- Friday, March 18, 2011, 7 p.m.
- Strings Music Festival, 900 Strings Road, (Corner of Mt. Werner Rd & Pine Grove Rd), Steamboat Springs
/ $25 - $40
Steamboat Springs Step into a new kind of community, one made of energetic and precise dance movements, chanting, tapping and clapping.
The art of stepping, a percussive hip-hop dance form born in African-American fraternities and sororities in the South, is one that breeds inclusion and camaraderie, said Jakari Sherman, the artistic director for the international touring dance troupe Step Afrika.
“It’s all about the exchange of the energy,” Sherman said about stepping. “That’s an integral part of it. We’ll even bring people up on stage with us to dance and step with us. It’s very important people understand that spirit of community because it’s that spirit that … has encouraged the development of stepping as an art form.”
Step Afrika, a dance company solely dedicated to stepping, will perform tonight at Strings Music Pavilion. The show starts at 7 p.m., and tickets are $40 for adults and $25 for children. They are available by calling 970-879-5056 or visiting www.stringsmusicfestival.com.
Betse Grassby, Strings operations and nonclassical program director, said the Step Afrika show appeals to a common passion in Steamboat Springs: the passion for dance.
“There is such a long tradition here with the annual dance concert and so many talented local performers, including an avid group of African dancers and drummers,” Grassby said. “This is the finest group of this kind in our country, and we are pleased that we have the opportunity to present them as a part of our first winter series.”
The Steamboat show is just one of more than 150 dates the group plays around the world.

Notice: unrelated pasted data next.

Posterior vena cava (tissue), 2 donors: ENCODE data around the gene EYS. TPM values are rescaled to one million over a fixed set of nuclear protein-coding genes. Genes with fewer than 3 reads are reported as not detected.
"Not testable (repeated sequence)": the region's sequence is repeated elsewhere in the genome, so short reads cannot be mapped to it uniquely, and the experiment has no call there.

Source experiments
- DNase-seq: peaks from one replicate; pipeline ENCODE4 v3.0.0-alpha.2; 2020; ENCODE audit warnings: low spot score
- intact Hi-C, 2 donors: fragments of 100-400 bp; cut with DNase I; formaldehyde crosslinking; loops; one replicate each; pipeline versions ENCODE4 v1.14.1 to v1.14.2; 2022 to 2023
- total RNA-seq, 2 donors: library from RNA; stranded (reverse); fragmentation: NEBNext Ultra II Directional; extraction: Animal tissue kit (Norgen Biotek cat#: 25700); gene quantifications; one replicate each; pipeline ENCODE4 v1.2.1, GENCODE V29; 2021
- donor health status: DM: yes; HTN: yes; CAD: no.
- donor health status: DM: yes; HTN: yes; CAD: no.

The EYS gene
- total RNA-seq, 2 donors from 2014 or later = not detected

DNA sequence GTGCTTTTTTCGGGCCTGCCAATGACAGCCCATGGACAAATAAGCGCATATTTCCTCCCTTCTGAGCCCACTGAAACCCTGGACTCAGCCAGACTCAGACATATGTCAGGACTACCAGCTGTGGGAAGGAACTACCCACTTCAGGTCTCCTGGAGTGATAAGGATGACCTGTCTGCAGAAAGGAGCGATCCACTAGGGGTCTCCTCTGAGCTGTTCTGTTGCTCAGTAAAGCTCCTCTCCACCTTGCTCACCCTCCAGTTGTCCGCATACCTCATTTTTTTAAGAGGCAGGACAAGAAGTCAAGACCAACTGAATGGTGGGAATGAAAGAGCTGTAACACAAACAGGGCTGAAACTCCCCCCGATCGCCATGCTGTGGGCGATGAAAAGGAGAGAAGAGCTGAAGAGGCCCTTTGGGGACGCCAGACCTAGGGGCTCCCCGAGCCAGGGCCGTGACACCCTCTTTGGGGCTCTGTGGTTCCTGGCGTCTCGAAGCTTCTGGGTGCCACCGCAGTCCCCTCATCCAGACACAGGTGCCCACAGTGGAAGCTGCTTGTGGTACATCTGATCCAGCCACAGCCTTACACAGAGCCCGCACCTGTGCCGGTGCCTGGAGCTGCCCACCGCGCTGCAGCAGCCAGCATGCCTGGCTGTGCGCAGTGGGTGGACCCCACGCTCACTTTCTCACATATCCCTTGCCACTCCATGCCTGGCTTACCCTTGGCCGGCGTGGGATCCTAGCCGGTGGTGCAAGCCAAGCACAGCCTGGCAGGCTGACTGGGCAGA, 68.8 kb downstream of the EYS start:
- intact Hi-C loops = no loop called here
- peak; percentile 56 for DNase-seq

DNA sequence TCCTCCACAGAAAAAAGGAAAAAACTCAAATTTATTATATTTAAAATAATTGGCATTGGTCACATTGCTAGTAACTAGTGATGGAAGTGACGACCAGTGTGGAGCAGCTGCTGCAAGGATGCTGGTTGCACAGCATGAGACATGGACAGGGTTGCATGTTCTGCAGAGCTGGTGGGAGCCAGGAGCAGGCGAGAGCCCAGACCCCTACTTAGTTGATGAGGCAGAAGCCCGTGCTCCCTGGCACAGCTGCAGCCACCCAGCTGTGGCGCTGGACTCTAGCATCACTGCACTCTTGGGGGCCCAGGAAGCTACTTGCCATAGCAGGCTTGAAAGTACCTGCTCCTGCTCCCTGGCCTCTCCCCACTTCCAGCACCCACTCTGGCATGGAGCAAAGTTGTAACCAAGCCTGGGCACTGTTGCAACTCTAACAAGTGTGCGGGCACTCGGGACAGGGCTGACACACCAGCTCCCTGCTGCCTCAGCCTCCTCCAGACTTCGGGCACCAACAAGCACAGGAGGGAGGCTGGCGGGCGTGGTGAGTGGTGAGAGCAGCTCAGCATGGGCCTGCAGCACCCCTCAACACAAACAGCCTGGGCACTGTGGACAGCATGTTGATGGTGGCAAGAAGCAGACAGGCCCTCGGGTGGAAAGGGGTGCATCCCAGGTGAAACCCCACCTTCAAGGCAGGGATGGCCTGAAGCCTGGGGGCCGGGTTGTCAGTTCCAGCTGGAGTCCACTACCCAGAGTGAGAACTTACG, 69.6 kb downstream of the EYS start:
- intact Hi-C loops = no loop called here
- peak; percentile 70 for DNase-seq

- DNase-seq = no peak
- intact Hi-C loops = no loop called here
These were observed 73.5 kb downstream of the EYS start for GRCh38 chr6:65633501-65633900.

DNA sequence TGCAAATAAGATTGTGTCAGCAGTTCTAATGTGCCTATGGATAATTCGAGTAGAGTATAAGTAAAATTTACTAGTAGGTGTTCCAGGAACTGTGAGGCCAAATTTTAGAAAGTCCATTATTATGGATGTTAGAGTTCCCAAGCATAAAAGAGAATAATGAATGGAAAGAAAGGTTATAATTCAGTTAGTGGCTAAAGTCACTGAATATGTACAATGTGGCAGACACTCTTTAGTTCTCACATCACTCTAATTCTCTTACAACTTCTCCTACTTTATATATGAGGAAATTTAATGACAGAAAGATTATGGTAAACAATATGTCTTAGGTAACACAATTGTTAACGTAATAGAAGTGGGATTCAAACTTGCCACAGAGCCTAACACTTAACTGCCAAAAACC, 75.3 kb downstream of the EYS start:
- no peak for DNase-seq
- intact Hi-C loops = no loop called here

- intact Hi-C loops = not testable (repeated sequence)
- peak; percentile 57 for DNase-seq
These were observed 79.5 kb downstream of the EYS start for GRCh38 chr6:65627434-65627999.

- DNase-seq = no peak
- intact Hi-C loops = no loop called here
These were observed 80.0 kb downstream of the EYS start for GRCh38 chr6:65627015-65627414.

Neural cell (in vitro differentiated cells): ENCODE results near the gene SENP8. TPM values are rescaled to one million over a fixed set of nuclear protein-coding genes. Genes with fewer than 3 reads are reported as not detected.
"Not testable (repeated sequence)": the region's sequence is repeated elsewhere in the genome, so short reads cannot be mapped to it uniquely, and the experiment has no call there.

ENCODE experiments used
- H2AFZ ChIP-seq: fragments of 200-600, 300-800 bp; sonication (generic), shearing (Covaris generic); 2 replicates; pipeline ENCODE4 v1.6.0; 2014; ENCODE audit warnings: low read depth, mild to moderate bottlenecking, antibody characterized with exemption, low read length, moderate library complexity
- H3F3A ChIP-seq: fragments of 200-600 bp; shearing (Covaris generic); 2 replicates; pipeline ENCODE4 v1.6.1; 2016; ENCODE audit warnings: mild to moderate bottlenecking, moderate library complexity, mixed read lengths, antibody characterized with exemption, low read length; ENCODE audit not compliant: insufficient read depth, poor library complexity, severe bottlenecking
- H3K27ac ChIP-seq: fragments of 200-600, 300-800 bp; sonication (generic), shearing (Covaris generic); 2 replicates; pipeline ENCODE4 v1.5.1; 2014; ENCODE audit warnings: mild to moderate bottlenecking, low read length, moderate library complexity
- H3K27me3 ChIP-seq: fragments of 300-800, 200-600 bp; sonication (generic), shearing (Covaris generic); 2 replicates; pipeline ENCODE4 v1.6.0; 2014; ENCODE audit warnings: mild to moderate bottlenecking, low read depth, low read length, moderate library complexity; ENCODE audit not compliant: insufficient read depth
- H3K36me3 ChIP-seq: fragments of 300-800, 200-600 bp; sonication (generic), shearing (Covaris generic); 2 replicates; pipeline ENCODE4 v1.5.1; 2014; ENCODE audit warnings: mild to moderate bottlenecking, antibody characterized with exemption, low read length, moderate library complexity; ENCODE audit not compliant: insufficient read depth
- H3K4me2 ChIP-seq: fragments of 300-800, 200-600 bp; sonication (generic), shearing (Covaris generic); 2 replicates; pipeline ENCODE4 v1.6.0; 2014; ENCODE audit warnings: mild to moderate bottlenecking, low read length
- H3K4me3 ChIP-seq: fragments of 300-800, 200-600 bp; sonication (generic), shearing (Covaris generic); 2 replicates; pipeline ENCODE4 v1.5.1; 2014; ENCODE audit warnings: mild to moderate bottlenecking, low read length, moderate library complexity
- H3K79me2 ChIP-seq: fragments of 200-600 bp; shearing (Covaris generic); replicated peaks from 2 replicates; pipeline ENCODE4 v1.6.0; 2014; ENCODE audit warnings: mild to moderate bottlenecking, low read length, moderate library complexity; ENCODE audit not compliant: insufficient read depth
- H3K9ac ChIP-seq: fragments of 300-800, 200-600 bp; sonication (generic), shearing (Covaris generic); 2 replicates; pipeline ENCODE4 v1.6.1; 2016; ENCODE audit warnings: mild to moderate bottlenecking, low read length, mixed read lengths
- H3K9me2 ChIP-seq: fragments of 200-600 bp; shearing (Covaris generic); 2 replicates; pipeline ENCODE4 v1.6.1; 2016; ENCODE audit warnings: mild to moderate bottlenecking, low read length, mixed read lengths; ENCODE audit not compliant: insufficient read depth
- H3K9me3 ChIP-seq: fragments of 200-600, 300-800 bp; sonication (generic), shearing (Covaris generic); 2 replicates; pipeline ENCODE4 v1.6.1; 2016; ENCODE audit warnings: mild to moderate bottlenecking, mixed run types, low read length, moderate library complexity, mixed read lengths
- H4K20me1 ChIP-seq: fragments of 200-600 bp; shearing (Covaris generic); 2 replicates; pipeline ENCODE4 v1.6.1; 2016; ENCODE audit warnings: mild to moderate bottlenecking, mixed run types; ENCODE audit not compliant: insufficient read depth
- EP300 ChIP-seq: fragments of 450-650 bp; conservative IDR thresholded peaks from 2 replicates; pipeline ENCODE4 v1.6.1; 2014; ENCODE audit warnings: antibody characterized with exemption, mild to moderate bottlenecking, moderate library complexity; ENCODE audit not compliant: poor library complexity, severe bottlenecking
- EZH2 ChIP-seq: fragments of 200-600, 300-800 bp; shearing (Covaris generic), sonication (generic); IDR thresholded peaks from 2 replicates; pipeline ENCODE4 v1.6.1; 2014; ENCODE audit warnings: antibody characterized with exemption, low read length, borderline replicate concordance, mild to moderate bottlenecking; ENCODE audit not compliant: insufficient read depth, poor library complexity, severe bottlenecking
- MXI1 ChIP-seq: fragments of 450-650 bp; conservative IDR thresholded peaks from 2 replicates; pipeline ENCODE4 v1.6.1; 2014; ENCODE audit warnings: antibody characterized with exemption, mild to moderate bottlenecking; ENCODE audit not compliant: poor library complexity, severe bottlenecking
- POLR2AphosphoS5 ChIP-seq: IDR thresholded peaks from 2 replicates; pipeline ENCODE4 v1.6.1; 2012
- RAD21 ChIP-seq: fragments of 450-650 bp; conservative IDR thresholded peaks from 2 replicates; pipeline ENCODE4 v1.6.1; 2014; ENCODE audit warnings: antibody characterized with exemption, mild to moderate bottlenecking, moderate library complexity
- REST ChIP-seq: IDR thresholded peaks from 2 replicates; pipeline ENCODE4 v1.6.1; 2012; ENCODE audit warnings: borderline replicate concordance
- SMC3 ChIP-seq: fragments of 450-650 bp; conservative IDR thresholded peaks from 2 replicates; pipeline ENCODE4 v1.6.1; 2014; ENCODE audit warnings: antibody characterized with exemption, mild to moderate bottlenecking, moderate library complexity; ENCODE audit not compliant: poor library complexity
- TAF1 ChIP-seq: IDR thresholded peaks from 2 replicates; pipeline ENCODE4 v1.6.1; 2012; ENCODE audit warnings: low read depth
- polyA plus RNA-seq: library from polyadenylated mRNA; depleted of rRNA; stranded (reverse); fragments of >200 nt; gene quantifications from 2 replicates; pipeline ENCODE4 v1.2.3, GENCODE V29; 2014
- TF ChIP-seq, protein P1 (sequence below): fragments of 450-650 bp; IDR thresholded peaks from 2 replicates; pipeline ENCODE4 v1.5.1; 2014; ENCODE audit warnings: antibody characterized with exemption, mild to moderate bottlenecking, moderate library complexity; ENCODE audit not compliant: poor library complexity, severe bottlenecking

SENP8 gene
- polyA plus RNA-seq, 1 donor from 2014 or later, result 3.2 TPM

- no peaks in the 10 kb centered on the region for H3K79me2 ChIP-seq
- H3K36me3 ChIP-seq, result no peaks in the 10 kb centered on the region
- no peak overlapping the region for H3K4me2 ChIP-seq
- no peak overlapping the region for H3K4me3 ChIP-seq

The group has been featured on PBS, NPR and ABC and has traveled from Vietnam to Vancouver, British Columbia.
When they’re not on the road, the troupe works with 50,000 Washington, D.C.-area students in outreach programs at local schools. Sherman said without fail, a child will leave one of their sessions clapping, dancing and stepping to their own beat.
“It gives us an opportunity to connect with them on a closer level,” Sherman said. “To be able to sit with a child and work with a child for an hour, it’s extremely enriching to be able to impart something you love so much to a child and have them receive that.”
The eight dancers traveling to Steamboat this weekend come from a variety of backgrounds and colleges. Many are classically trained in tap, jazz or African dance, and many started stepping on high school and college-level competition teams.
And they have a passion for music, as well.
For Sherman, it was the percussiveness — the foot stomping, clapping and snapping that provides the stepping beat — that drew him in.
“As much as it is dance, it’s about making music,” he said.
It’s also a vocal and social experience, with call-and-response chants encouraging participation from the audience.
“We create an instant community, and we encourage people to become a part of that community, even if it’s just for an hour and a half,” Sherman said.
— To reach Nicole Inglis, call 970-871-4204 or e-mail ninglis@SteamboatToday.com